Finally, and maybe most importantly, if you are in a position to promote new leaders please place more emphasis on whether the candidates possess the necessary relational skills. Our organizations have experienced enough mediocre managers and we all deserve better. Until we quit promoting individuals that exhibit no ability or desire to work well with others, we’ll continue to see people who believe it’s okay to step all over others to get ahead.

Here is this week’s Authentic Excellence Action Step:

Learn something new about what’s important to each of your team members.

Make it an excellent week!

J. Matthew Becker, M.Ed., PCC

Lead with Compassion

December 1st, 2013 § 0 comments § permalink

“People don’t care how much you know until they know how much you care.” —John Maxwell


How do you demonstrate that you care about your staff?

Leadership is about people and relationships. Your staff is the key to your success and not merely a means to an end. In order to be successful as a leader, you need to realize it isn’t about proving how smart you are but about facilitating your staff to fulfill the potential within them.

You must start with a positive belief in people. It’s part of our human nature to want to contribute to the world in a way that makes a meaningful difference. You possess this basic desire and so does your staff. Life circumstances may stifle this desire, but it exists all the same. Under the right conditions, you can tap into this natural drive within your employees and inspire them to seek and embrace greater responsibilities.

However, in order to unearth this desire, you must appreciate each of your staff members as unique individuals. Start by seeking to understand their natural strengths. Help them identify the activities that come naturally to them and provide opportunities for them to use their strengths on a daily basis. Likewise, don’t expect your staff to be perfect or force them to spend too much time trying to be someone they aren’t.

If you find it challenging to believe the majority of your staff wants to do their best to make a contribution, I encourage you to consider whether being a leader is the right fit for you. Your team members won’t always demonstrate an eagerness to take on responsibility but if you see your employees as inherently lazy then all you’ll observe are examples to confirm your bias. You’ll feel like a babysitter and will be miserable in your role.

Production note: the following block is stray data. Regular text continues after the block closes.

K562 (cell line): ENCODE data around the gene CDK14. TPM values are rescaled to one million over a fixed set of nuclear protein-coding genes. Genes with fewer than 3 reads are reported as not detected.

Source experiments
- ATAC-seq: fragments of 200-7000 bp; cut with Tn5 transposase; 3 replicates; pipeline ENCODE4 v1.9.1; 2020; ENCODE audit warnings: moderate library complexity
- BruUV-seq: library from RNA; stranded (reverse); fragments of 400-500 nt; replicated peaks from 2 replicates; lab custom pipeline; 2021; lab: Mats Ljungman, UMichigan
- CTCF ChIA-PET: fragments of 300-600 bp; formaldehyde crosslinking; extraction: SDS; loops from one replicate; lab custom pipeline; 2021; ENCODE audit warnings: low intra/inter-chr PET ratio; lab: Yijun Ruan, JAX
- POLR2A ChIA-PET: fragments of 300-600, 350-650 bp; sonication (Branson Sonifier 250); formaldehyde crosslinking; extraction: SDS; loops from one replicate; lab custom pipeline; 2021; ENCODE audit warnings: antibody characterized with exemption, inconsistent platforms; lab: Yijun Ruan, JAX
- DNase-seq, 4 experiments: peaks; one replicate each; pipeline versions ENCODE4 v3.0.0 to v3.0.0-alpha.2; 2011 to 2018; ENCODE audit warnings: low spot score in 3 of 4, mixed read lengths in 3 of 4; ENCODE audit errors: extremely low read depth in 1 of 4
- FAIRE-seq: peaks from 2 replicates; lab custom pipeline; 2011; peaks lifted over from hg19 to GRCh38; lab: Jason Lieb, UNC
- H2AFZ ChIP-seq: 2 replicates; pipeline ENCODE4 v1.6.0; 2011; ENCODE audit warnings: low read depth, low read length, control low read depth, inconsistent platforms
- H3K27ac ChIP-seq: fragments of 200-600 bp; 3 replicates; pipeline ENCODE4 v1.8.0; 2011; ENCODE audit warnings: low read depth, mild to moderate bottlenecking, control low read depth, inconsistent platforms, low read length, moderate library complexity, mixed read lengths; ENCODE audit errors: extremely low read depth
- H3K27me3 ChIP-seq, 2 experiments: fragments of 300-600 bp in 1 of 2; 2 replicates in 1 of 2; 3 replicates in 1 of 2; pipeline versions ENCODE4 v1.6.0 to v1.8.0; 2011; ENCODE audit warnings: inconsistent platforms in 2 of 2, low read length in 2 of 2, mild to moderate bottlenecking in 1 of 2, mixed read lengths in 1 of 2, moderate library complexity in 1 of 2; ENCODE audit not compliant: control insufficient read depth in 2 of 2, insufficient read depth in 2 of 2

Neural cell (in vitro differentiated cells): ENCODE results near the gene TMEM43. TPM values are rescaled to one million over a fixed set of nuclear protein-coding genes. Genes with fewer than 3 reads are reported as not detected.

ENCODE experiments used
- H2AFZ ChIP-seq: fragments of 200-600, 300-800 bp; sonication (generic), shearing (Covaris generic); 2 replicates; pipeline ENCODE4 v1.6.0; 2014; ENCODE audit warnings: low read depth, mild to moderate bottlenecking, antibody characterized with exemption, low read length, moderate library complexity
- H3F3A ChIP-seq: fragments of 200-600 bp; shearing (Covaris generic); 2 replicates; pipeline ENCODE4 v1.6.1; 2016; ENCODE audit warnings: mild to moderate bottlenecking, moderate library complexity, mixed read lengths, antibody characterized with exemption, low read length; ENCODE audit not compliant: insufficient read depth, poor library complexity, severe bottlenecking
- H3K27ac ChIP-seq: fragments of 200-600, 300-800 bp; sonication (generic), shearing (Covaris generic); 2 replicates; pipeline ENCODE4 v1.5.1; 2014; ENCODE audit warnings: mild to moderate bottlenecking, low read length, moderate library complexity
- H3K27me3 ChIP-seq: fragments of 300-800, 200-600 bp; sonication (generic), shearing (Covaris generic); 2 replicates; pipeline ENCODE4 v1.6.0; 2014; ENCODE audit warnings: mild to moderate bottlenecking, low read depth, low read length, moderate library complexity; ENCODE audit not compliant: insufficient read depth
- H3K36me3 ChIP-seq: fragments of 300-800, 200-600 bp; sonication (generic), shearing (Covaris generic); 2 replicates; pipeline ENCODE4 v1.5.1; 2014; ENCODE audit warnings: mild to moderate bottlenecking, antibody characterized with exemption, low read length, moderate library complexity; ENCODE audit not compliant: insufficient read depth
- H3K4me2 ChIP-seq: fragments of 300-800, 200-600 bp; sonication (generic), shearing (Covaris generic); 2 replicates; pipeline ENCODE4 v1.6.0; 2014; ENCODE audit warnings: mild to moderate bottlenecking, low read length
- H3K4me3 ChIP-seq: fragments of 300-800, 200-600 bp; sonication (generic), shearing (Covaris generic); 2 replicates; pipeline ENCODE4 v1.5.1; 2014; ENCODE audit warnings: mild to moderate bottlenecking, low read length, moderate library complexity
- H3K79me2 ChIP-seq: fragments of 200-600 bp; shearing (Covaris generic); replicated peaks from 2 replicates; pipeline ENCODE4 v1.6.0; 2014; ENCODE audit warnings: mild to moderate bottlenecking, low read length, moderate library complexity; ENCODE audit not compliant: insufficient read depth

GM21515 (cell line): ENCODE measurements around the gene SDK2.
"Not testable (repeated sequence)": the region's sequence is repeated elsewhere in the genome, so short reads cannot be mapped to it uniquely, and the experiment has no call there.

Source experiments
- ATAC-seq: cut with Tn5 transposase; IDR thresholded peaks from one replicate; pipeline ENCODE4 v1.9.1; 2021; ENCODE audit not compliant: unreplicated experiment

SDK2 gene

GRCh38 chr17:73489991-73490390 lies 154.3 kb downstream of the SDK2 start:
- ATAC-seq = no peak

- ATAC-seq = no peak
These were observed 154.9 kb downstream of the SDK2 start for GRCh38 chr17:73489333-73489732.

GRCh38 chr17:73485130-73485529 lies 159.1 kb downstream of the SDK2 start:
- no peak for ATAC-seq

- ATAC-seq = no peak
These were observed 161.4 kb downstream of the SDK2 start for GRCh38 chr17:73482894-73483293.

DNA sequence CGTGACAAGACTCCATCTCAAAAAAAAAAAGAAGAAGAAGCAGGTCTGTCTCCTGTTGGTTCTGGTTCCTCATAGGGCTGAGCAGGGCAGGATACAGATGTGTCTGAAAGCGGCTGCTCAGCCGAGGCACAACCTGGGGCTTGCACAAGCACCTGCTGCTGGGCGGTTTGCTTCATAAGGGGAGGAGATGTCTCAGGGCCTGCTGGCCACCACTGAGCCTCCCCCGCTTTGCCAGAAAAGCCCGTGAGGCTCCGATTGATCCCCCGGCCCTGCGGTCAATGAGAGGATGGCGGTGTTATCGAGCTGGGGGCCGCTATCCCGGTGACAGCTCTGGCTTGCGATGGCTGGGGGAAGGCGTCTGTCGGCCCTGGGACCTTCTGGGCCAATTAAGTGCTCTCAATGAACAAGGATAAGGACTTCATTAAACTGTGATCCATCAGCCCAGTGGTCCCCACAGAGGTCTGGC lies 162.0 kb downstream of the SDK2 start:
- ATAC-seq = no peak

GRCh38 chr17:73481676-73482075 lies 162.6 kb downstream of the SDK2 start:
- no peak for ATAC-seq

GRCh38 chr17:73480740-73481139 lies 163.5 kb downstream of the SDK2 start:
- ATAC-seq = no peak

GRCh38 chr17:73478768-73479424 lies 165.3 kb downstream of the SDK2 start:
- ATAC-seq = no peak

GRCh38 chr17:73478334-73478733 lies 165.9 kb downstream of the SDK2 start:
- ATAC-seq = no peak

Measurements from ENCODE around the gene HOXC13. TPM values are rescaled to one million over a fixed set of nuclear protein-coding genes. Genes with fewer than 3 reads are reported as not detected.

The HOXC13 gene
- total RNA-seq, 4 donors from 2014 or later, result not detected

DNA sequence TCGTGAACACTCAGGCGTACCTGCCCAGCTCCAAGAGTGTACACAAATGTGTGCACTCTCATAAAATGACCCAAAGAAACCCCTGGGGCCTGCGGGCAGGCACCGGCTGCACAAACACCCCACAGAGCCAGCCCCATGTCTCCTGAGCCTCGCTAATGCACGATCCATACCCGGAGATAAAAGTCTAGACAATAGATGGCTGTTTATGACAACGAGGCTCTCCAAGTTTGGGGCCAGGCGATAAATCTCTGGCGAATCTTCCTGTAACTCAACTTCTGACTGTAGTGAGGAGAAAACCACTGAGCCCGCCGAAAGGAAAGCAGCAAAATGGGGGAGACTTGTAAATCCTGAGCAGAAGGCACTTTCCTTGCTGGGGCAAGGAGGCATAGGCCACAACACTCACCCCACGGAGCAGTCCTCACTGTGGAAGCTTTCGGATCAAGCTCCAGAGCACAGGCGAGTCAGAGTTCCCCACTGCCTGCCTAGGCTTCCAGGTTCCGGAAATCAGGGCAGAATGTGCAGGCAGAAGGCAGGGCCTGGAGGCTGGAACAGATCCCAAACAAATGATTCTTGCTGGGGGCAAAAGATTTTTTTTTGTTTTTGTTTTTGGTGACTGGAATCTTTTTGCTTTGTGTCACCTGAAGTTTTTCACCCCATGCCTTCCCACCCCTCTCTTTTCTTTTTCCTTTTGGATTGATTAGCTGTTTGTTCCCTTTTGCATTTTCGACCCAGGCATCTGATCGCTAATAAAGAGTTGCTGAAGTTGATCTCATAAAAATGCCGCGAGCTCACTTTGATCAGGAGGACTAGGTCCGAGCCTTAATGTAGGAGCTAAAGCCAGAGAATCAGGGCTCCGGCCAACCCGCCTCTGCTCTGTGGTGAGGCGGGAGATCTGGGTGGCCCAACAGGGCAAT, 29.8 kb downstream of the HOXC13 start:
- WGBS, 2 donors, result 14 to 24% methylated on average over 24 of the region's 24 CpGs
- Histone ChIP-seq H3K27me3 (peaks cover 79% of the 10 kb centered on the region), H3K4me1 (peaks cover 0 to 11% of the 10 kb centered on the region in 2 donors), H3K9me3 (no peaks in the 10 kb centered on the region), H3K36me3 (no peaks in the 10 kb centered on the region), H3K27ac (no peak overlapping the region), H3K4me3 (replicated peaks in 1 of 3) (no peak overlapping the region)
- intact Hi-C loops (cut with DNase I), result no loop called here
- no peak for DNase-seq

You need to accept that you have a responsibility to help your staff bring the best they have to offer to work every day. It doesn’t mean you’re soft or ignore areas in which they need to improve. Yet you treat them as adults and challenge them in a dignified way to live up to their potential. Don’t simply dictate what they need to do differently but coach them to take ownership for their own growth and development.

Once you demonstrate to your team that you aren’t just around to point out faults or criticize they will begin to recognize that you care about them as an individual. Only then will you have developed the level of trust that will encourage them to commit to your vision and do whatever they can to ensure the success of your team and the organization.

Here is this week’s Authentic Excellence Action Step:

Identify three strengths in each of your team members and discuss with them how to use their strengths more frequently.

Make it an excellent week!

J. Matthew Becker, M.Ed., PCC 

Leaders Grow Leaders

September 22nd, 2013 § 0 comments § permalink

“Before you are a leader, success is all about growing yourself. When you become a leader, success is about growing others.” – Jack Welch

What are you doing to develop others?

Success as a leader is about working through others, not getting things done by on your own. This is one of the most challenging and critical transitions for a new leader. If you fail to develop your team, they’ll be unable to meet the challenges of today’s evolving business environment and you’ll find that your career will stall out.

Business today becomes more complex every day. You need to challenge your staff to continually refine their current skills while simultaneously developing new ones in order to prepare them for rapid change. It’s important to challenge your team’s perspectives as well. Don’t allow them, or yourself, to become complacent with the status quo. You’re either moving forward or backward, standing still is not an option.

You also need to build a leadership pipeline within your team. Don’t limit yourself by focusing only on your replacement. Consider other leadership positions within the organization your staff that might be a good fit for your staff.

Additionally, don’t fall into the trap of withholding development in an effort to protect your position. If you don’t develop your staff and delegate effectively, you’ll never find time to develop strategy and participate in key projects.

The bottom line is: if you want to grow yourself, you have to start by helping your team grow. Only then will you have the time to develop higher-level skills yourself. Without these skills and an opportunity to demonstrate to senior management what you’re capable of, you’ll find yourself passed over for one promotion after another.

Here is this week’s Authentic Excellence Action Step:

Identify one person who could potentially step into your role and delegate a key task to help them grow.

Make it an excellent week!

J. Matthew Becker, M.Ed., PCC


Leaders Inspire

August 25th, 2013 § 0 comments § permalink